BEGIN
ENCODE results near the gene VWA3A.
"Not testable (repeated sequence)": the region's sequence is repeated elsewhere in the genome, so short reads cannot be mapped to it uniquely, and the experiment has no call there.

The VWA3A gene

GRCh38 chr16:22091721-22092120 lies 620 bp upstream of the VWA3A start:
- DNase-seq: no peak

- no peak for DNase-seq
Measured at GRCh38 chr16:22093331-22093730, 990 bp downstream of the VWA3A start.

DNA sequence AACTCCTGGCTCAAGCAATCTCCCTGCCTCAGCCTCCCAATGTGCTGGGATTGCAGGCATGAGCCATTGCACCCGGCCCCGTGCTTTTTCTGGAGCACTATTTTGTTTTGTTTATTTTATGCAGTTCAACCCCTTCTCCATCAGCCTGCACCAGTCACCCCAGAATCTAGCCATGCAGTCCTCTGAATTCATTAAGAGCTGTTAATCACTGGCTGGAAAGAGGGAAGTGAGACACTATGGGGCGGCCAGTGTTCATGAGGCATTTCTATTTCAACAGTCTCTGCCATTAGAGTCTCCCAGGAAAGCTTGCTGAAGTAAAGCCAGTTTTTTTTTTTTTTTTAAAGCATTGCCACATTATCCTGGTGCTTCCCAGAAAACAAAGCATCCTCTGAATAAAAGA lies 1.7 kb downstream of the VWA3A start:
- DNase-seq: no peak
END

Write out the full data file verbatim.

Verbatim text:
ENCODE results near the gene VWA3A.
"Not testable (repeated sequence)": the region's sequence is repeated elsewhere in the genome, so short reads cannot be mapped to it uniquely, and the experiment has no call there.

The VWA3A gene

GRCh38 chr16:22091721-22092120 lies 620 bp upstream of the VWA3A start:
- DNase-seq: no peak

- no peak for DNase-seq
Measured at GRCh38 chr16:22093331-22093730, 990 bp downstream of the VWA3A start.

DNA sequence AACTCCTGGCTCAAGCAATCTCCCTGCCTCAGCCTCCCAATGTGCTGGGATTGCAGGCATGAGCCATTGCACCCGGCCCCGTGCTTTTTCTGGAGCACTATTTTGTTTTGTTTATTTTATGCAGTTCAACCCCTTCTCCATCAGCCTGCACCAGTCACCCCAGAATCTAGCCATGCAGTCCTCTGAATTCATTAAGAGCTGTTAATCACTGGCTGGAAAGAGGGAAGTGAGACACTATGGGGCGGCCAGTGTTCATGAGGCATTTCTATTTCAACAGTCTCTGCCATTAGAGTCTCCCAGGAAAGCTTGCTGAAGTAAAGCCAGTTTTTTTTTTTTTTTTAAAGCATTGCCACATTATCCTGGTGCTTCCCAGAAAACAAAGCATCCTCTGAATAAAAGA lies 1.7 kb downstream of the VWA3A start:
- DNase-seq: no peak